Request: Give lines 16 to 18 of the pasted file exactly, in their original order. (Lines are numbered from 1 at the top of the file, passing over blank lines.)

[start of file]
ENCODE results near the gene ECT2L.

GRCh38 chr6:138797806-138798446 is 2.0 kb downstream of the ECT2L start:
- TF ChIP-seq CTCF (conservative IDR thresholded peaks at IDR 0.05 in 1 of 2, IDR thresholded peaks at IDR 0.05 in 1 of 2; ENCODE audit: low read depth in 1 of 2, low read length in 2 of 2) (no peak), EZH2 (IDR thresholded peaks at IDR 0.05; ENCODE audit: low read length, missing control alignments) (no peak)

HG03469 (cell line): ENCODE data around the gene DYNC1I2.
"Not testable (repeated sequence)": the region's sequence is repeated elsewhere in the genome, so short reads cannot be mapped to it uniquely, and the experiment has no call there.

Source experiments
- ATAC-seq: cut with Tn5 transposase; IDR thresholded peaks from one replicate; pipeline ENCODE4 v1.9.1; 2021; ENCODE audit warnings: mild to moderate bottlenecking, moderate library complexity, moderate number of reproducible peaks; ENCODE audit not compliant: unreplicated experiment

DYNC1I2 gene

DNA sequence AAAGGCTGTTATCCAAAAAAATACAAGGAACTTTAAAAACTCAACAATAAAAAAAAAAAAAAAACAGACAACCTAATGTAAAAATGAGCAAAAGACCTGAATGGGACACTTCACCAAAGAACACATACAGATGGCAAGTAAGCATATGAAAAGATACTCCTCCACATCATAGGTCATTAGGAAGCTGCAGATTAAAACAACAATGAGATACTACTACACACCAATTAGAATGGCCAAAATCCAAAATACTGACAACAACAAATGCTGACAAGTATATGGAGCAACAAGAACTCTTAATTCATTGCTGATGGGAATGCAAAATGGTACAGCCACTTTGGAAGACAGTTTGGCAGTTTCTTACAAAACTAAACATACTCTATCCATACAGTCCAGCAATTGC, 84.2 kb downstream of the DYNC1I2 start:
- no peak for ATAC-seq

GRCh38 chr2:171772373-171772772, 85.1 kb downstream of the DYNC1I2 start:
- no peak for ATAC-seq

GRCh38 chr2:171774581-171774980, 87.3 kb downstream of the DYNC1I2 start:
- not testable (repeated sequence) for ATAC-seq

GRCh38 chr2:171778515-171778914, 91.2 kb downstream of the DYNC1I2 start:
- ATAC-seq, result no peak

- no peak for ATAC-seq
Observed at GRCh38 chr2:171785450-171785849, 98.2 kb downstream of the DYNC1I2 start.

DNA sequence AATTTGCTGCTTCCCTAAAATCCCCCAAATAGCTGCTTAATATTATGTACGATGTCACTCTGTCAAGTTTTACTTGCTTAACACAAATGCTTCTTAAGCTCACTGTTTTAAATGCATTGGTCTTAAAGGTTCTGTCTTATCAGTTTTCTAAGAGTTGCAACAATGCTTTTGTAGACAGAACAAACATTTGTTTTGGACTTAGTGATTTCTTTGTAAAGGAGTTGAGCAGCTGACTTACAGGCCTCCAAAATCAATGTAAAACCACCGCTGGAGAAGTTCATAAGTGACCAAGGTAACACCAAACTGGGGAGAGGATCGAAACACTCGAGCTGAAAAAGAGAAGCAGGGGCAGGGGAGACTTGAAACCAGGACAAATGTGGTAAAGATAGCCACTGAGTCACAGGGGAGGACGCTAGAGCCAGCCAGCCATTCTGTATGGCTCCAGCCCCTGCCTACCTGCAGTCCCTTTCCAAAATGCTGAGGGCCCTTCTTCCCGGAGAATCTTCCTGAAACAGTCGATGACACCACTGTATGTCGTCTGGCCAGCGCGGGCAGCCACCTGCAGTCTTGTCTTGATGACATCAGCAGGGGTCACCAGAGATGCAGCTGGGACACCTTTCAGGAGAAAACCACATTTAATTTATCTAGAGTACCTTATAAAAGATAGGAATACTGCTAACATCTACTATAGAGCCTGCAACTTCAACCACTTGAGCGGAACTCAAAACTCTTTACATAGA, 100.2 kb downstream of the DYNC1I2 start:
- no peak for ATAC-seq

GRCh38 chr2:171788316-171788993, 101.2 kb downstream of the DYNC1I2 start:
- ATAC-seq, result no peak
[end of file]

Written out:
- ATAC-seq, result no peak

- no peak for ATAC-seq
Observed at GRCh38 chr2:171785450-171785849, 98.2 kb downstream of the DYNC1I2 start.